Jan 13, 2022

New York State Residents in Select Areas Invited to Take Part in National PFAS Health Study

The study will encompass Hoosick Falls and Newburgh Areas.

drinking water

The New York State Department of Health and the University at Albany School of Public Health announced that residents in the Hoosick Falls area (Rensselaer County) and the city of Newburgh (Orange County) are invited to take part in a national Multi-Site PFAS Health Study.

According to the NYSDOH, this is a by-invitation-only effort to recruit eligible adults and families who will be invited for a health clinic visit for blood and urine testing along with a health evaluation to measure exposure to per- and polyfluoroalkyl substances (PFAS). 

The study will collect other information including: immune response, lipid metabolism, kidney function, thyroid disease, liver disease, glycemic parameters, and diabetes. The test results are provided to test subjects at no cost to them and are kept confidential.

"New York State is collaborating with some of the best researchers in the country to collect data from participants with common exposures," said New York State Department of Health Acting Commissioner Dr. Mary T. Bassett. "What we learn by working with these researchers could provide important clues about the complex relationship between PFAS exposures through drinking water and human health outcomes."

The two areas were specifically chosen as part of the first national study, as PFAS has been detected in public drinking water supplies and in private wells in these communities.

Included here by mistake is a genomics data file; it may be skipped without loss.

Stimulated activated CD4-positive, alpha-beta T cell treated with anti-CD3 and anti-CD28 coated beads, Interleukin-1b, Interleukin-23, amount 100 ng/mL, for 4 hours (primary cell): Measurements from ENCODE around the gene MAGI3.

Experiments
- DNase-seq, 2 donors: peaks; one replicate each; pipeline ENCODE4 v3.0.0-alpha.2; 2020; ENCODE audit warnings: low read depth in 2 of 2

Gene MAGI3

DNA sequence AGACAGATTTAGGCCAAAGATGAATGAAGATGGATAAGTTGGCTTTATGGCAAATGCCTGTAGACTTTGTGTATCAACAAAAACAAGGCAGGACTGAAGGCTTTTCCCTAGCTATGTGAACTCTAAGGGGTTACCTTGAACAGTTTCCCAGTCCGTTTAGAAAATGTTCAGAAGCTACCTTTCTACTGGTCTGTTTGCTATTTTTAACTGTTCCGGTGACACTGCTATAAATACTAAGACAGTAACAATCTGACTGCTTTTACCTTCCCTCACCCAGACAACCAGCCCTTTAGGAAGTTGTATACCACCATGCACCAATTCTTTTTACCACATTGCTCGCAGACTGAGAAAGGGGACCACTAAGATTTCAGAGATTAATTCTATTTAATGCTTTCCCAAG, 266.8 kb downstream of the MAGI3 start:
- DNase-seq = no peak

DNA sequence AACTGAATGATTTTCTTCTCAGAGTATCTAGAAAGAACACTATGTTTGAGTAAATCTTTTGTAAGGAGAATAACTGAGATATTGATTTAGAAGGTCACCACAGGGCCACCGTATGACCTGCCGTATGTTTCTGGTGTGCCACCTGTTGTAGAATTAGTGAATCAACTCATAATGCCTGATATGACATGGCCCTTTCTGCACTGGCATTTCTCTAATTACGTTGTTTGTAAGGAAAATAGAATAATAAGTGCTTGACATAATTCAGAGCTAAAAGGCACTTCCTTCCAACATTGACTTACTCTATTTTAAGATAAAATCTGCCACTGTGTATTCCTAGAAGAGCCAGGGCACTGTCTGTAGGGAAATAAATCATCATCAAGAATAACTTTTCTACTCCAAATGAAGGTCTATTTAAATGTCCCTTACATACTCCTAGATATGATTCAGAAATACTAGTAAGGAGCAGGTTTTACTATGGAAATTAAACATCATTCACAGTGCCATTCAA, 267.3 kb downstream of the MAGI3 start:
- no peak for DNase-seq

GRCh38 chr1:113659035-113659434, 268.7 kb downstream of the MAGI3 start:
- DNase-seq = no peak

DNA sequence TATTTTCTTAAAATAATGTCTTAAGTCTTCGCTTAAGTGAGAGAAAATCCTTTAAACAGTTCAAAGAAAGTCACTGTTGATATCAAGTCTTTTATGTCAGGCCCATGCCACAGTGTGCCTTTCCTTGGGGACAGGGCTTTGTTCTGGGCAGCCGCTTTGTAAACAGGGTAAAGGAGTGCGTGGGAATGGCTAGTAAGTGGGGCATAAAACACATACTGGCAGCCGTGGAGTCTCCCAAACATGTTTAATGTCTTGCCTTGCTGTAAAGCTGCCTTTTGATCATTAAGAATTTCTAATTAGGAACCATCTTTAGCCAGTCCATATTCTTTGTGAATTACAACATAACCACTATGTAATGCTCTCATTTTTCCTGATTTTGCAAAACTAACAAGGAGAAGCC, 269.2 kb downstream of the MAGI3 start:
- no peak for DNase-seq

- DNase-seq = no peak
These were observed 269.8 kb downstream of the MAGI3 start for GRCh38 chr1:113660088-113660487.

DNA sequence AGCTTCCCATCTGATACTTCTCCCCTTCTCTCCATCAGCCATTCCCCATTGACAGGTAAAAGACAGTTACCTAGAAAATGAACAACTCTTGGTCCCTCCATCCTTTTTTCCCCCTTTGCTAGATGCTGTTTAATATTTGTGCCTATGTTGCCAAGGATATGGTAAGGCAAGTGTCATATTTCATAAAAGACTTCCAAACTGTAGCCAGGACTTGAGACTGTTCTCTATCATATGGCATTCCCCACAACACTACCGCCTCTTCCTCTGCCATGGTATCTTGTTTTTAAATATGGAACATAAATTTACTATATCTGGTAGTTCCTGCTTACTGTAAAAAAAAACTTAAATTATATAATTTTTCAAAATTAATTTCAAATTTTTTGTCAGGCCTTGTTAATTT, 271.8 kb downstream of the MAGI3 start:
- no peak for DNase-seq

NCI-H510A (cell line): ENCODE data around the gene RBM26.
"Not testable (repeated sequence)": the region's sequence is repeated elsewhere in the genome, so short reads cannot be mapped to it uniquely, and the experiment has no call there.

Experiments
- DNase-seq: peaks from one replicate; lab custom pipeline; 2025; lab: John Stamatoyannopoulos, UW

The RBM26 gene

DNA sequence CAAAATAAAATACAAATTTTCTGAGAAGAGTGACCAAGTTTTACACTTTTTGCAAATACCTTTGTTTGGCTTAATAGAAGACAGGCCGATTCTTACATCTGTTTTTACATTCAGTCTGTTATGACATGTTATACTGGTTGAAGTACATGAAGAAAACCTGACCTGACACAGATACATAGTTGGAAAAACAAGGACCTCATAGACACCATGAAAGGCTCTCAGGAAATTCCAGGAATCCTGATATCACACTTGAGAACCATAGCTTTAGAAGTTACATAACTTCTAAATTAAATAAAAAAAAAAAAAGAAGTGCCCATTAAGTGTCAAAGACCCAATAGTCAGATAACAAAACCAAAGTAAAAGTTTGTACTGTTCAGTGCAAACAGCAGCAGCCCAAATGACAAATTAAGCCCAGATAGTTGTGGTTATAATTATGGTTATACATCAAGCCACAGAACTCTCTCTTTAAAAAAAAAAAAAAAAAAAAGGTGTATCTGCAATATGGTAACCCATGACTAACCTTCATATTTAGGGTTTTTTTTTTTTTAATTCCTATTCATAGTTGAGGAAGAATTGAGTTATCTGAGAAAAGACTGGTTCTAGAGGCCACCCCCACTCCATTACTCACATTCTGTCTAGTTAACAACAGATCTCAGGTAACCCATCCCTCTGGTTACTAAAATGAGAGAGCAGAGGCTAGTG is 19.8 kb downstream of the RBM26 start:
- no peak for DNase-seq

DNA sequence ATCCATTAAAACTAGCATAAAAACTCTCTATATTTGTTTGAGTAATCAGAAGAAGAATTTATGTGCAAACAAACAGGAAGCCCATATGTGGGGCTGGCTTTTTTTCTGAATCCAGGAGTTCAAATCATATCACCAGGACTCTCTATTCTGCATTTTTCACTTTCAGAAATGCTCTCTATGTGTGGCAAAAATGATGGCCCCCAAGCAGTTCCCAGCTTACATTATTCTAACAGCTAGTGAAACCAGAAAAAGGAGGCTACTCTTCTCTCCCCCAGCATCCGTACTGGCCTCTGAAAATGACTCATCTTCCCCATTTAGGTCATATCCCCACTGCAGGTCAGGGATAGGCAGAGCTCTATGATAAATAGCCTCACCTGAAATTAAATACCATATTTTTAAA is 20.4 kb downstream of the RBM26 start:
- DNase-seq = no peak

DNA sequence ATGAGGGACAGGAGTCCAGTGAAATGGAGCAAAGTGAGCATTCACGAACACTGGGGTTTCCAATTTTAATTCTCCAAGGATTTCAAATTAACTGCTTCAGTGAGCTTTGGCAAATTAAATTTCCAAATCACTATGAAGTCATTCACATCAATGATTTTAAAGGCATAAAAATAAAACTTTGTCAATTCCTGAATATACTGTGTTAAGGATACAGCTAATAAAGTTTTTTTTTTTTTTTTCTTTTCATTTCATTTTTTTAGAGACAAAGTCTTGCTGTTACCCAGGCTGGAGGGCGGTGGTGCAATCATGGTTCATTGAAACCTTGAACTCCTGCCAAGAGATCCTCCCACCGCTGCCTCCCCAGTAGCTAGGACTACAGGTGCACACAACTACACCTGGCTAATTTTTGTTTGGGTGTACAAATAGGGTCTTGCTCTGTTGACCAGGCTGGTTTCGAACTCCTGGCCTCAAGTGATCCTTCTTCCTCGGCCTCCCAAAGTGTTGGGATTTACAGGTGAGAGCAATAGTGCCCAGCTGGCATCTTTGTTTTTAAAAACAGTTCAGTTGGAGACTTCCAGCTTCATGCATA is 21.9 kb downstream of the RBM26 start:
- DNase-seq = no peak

A Community Advisory Panel that is made up of unpaid individuals from the communities will partner in this study, according to the city. Its members will; relay community questions and concerns; aid in community outreach and participation efforts; and help advise researchers on study design, outreach and progress.

Researchers will look closely at the role PFAS may play in various health outcomes by analyzing results from: blood tests, health-related laboratory tests and assessments, medical, exposure histories and children's educational records. Some participants will be asked for permission to access newborn screening samples already on file to test them for PFAS exposure to better understand PFAS exposures over their lifetime.

The Multi-Site PFAS Health Study is funded by the federal Centers for Disease Control and Prevention and the Agency for Toxic Substances and Disease Registry. 

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